In an article in the Independent this week, Nick Clegg commented that he would like to go beyond the initial remit of the Government’s consultation on same-sex marriage and ‘permit churches to allow gay marriage, if they choose to do so’.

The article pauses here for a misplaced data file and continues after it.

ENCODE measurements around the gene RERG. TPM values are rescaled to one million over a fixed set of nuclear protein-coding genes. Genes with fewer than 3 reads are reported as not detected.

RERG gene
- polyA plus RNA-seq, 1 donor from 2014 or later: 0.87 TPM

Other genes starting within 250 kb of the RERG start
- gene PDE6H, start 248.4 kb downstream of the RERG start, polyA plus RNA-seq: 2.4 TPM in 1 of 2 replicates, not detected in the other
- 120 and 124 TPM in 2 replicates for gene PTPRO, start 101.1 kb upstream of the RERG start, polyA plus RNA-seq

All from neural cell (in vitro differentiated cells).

Whilst it is not a surprise that he should make such a comment, Mr Clegg’s assertion that ‘no religious organisation who does not wish to conduct a same-sex marriage should be forced to do so’ puts him on a path leading towards a headlong collision with the European Court of Human Rights. A case decided in the European Court of Human Rights earlier this year (see CARE’s briefing, page 3, point 10) indicates that such a position (where same-sex marriage is legalised but a provider of marriages refuses to provide marriage to same-sex couples on the grounds of religious conscience) is untenable. The words of Mr Clegg and others who promise churches will not be compelled to perform marriages for same-sex couples become rather empty in this light. It may well be that they will not compel churches to perform such marriages and have no desire to do so, but they cannot offer a guarantee that churches will not be compelled by other means, resulting in a situation where churches must either provide marriages for heterosexual and same-sex couples (and thereby violate their faith conscience) or withdraw from the provision of marriages altogether.